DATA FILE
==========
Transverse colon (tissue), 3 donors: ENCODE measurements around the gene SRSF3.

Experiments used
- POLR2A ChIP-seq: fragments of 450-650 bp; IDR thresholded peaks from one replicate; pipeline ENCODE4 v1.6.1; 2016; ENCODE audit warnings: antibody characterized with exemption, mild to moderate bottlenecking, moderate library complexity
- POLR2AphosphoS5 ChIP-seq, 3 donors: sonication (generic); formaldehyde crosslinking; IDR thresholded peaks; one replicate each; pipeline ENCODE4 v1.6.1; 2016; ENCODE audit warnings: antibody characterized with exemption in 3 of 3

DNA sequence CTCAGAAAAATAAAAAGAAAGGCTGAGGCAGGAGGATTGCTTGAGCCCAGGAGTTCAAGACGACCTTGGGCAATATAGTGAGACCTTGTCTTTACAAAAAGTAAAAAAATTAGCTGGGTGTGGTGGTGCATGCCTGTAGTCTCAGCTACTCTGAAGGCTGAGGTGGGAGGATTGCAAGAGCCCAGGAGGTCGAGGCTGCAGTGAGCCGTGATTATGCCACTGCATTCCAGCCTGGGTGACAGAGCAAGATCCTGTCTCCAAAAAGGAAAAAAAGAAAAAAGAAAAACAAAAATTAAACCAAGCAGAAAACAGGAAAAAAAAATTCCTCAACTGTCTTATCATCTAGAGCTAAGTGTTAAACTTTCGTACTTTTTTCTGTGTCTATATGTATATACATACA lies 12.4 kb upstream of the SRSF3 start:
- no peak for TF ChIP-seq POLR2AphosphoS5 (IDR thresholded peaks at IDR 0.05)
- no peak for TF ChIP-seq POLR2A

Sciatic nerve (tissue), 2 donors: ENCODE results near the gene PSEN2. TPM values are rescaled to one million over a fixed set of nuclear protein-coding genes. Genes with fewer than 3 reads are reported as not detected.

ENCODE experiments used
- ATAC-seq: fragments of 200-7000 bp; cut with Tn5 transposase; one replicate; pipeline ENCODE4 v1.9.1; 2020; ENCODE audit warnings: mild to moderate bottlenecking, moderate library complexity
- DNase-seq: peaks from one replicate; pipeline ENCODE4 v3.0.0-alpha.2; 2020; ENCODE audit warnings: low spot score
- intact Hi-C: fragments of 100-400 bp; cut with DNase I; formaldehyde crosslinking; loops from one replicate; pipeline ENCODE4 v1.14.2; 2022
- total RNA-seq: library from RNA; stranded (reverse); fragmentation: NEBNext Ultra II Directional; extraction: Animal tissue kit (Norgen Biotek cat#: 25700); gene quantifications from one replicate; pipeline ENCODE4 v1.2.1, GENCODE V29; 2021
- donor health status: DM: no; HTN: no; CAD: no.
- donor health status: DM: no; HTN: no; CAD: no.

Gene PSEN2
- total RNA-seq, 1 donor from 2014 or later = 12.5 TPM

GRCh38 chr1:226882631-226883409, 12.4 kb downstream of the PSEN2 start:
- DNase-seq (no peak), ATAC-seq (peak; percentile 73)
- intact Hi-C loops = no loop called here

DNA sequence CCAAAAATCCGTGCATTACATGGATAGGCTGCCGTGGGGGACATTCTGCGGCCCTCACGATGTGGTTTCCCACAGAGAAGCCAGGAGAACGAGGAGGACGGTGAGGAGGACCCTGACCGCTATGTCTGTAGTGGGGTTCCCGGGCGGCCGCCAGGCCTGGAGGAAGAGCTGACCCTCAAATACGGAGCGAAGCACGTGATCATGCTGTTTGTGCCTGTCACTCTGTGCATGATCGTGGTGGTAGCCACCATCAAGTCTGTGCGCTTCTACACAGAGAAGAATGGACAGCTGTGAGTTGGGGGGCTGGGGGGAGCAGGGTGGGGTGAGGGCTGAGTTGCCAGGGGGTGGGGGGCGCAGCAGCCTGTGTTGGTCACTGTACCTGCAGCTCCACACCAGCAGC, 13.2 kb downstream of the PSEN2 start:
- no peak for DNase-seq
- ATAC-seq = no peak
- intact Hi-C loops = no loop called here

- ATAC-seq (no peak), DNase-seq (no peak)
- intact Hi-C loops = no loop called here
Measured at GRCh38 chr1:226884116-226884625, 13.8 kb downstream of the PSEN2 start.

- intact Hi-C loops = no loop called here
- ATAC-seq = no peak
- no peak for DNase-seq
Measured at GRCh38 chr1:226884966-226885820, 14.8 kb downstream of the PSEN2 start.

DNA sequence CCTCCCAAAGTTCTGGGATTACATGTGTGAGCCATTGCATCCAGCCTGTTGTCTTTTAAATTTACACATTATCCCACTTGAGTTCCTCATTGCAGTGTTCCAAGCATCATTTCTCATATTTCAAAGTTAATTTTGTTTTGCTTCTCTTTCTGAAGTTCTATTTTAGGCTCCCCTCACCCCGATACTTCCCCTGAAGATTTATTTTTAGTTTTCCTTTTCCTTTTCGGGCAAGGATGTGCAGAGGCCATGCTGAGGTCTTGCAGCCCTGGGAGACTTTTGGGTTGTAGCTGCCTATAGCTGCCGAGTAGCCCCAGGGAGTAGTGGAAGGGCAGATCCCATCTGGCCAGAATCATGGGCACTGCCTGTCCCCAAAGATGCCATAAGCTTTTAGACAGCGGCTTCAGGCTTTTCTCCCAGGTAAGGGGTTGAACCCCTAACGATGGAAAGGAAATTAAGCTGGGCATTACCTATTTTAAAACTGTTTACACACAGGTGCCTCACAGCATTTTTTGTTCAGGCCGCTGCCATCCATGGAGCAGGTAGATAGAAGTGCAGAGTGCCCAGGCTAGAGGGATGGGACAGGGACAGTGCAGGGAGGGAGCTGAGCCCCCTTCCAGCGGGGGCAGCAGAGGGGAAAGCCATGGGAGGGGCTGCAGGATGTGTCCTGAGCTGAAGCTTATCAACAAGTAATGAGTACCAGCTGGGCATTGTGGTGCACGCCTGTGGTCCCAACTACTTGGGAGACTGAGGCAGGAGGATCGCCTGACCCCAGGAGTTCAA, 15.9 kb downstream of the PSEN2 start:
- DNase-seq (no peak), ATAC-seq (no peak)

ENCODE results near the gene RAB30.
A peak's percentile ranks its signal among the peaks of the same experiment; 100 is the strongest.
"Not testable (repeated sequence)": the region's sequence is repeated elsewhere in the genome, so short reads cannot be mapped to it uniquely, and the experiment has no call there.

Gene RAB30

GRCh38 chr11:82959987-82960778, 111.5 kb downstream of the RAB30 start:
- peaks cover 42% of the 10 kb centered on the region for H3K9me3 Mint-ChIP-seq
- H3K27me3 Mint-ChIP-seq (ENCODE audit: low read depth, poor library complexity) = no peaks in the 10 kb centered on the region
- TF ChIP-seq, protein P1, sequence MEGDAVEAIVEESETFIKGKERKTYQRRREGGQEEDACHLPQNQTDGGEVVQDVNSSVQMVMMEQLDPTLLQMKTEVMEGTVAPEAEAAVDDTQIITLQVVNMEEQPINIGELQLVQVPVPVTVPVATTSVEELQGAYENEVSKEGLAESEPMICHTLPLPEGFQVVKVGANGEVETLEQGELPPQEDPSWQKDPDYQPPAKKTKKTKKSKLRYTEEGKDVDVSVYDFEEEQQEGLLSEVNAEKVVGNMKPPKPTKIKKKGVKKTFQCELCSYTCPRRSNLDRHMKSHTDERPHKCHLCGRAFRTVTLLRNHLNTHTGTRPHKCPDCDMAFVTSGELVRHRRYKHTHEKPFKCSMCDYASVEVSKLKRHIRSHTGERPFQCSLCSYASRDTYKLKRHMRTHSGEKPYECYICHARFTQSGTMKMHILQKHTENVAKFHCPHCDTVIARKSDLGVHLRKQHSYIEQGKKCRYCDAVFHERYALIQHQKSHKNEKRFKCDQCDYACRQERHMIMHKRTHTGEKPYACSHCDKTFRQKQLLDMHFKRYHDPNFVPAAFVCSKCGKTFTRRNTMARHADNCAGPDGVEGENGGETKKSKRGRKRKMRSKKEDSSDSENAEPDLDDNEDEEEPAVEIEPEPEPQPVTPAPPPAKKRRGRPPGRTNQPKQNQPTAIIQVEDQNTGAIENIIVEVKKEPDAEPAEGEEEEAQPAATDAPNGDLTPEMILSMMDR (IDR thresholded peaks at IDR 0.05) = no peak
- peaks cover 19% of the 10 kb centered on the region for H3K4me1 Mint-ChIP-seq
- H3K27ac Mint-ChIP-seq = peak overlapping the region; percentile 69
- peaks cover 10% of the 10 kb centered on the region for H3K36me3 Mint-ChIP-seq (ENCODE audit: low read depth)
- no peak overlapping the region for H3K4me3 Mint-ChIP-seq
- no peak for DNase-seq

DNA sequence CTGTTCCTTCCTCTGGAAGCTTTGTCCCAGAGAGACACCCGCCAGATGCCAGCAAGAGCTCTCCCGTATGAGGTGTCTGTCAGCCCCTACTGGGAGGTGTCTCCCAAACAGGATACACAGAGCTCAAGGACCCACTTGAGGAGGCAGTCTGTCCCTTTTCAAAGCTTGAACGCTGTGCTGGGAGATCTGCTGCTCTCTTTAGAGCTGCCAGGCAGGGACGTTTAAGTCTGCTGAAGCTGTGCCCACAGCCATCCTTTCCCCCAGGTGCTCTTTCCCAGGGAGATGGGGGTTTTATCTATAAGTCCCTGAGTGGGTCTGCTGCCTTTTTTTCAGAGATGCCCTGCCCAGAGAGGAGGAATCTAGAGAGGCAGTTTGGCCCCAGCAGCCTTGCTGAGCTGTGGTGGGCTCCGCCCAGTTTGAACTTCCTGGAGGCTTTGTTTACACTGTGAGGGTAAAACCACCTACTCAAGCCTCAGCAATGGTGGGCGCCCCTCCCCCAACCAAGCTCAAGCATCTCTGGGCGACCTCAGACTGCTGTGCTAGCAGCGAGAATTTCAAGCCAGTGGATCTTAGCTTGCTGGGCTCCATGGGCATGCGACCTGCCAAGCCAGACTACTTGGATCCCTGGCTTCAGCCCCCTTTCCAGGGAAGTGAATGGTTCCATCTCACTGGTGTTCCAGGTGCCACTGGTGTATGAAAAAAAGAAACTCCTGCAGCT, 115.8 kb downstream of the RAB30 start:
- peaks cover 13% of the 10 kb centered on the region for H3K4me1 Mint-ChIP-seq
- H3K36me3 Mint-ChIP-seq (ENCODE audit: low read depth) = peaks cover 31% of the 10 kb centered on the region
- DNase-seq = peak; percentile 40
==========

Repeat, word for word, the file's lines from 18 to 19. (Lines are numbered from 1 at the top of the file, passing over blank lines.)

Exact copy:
GRCh38 chr1:226882631-226883409, 12.4 kb downstream of the PSEN2 start:
- DNase-seq (no peak), ATAC-seq (peak; percentile 73)